A large amount of debt may increase the amount of stress and worry in your life. Maybe your debt obligations are such that every dollar from every paycheck goes toward living expenses and paying minimum balances on debt with no room for savings. It is beneficial to look at eliminating debt in order to free up money for other uses.
Create Your Own Debt-Reduction Plan
A debt-reduction plan requires careful analysis of your expenses and a disciplined approach to pay down your debt. When you identify your debt, you can start paying it off in different ways. You might choose to start with your lowest balance to feel the gratification of eliminating one obligation from your list. Or you could choose to start with the debt carrying the highest interest rate because the quicker you pay that off, the more money you will save in the long run. In the meantime, you’ll continue making minimum payments on other debts while you work to pay off one in full.
After one debt is paid off, it's important to take the amount of money you were paying and apply it to the next debt obligation on your list. This approach to paying off debt keeps you focused on the task at hand rather than incurring more expenses. You'll see yourself progressing steadily toward debt-free status.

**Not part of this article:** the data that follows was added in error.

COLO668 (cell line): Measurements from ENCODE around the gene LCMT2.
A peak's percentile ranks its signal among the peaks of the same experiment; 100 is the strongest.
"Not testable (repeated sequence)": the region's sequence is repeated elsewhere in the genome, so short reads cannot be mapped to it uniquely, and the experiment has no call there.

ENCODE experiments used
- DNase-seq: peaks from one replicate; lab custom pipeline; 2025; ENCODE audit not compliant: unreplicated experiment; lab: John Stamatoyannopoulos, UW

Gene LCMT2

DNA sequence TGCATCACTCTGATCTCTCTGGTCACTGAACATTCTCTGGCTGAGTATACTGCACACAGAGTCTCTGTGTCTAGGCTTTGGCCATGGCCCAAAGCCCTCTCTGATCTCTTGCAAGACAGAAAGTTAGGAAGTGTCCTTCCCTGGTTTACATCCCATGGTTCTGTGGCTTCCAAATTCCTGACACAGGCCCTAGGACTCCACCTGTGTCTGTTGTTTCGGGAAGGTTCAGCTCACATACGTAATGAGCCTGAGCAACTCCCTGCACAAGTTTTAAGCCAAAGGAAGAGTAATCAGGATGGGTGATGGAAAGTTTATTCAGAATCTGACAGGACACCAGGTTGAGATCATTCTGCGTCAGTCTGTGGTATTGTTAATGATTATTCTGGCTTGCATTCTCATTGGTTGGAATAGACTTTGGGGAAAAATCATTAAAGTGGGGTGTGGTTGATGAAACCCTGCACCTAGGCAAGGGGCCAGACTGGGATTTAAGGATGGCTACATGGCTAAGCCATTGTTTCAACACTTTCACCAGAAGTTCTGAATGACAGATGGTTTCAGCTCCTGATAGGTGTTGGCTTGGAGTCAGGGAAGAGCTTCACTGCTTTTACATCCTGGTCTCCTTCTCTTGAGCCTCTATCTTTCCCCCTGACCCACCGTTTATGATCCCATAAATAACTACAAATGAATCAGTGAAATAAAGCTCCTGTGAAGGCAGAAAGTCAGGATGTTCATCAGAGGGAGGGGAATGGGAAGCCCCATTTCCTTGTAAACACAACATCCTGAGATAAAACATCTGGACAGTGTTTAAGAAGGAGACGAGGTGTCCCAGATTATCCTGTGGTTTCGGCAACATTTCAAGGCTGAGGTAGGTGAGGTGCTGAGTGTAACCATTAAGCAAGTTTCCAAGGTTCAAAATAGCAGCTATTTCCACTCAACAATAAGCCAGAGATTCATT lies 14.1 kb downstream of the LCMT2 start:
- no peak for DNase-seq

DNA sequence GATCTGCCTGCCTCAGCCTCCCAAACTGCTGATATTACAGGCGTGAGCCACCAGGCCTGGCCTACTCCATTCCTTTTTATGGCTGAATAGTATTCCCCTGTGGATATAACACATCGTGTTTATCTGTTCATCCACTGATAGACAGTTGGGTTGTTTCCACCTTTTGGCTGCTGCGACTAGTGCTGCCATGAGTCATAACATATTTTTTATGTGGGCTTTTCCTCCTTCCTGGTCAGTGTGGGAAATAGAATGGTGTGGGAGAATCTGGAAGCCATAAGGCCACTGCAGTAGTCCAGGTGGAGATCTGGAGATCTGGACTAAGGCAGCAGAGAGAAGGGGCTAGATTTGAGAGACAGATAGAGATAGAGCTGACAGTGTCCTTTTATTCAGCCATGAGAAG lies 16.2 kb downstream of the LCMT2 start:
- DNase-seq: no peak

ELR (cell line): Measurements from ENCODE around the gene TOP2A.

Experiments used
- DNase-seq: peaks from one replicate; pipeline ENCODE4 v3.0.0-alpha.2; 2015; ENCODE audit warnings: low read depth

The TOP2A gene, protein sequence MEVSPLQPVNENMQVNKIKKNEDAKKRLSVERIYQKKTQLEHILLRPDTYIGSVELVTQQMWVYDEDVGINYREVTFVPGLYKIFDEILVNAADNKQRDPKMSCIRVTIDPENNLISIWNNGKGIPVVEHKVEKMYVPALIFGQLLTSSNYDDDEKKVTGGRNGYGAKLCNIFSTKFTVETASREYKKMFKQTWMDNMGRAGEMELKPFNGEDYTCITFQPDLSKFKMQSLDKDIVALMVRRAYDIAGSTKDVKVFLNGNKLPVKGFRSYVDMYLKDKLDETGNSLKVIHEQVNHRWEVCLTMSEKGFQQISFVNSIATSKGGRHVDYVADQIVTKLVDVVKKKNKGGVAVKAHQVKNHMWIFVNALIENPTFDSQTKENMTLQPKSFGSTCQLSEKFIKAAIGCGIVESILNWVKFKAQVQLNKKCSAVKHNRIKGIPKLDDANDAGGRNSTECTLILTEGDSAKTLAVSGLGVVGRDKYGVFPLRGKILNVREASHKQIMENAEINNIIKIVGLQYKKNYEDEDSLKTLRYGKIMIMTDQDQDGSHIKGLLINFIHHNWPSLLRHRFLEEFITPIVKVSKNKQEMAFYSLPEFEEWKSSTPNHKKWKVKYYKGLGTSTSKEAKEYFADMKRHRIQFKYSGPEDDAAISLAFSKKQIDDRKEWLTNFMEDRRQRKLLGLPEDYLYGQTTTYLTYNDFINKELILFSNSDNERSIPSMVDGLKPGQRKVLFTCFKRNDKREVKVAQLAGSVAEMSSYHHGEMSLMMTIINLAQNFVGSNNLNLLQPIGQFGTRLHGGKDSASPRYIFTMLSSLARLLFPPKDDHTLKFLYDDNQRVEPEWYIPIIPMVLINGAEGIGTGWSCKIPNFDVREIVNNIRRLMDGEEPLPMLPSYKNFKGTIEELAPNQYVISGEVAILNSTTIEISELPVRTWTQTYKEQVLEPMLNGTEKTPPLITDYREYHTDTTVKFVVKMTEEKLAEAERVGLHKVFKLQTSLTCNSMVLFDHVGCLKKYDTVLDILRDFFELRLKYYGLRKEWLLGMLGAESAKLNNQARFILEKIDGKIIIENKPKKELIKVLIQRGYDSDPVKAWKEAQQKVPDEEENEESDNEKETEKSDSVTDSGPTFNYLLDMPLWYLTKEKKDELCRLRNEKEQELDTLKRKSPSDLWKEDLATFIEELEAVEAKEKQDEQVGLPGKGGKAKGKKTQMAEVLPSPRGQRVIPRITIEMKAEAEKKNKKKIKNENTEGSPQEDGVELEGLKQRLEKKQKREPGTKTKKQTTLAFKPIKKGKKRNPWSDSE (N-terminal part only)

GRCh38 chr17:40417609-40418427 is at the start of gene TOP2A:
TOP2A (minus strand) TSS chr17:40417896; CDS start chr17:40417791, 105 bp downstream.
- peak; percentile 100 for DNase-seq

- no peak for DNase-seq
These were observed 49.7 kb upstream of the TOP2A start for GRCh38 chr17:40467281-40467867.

Consider a Debt Consolidation Loan
You may be able to take out a loan to cover all your debts and then pay off that loan in one payment, often at a lower interest rate than what your debts carried individually. However, you should beware of the false sense of security that comes with this approach. You need to be mindful not to run up new debt on your credit cards simply because your card balance is $0. Remember, you have shifted the debt to the loan and it is not eliminated until you have paid off the loan.
Debt Settlements When Collectors Call
Debts that are overwhelming you and can't be paid back could be eligible for a debt settlement in order to stop the collection agencies from calling you every day. This approach involves negotiating with your creditors over a settlement amount that is lower than the amount you actually owe. While a debt settlement reduces the amount you will pay back, it comes with an aggressive timeline for repayment. You may have only 24 months to pay off 30% to 50% of your original debt owed. Consider whether this option is better than declaring bankruptcy, and if it is, be prepared for some stressful months when you're tightening your belt significantly to meet the terms of your settlement.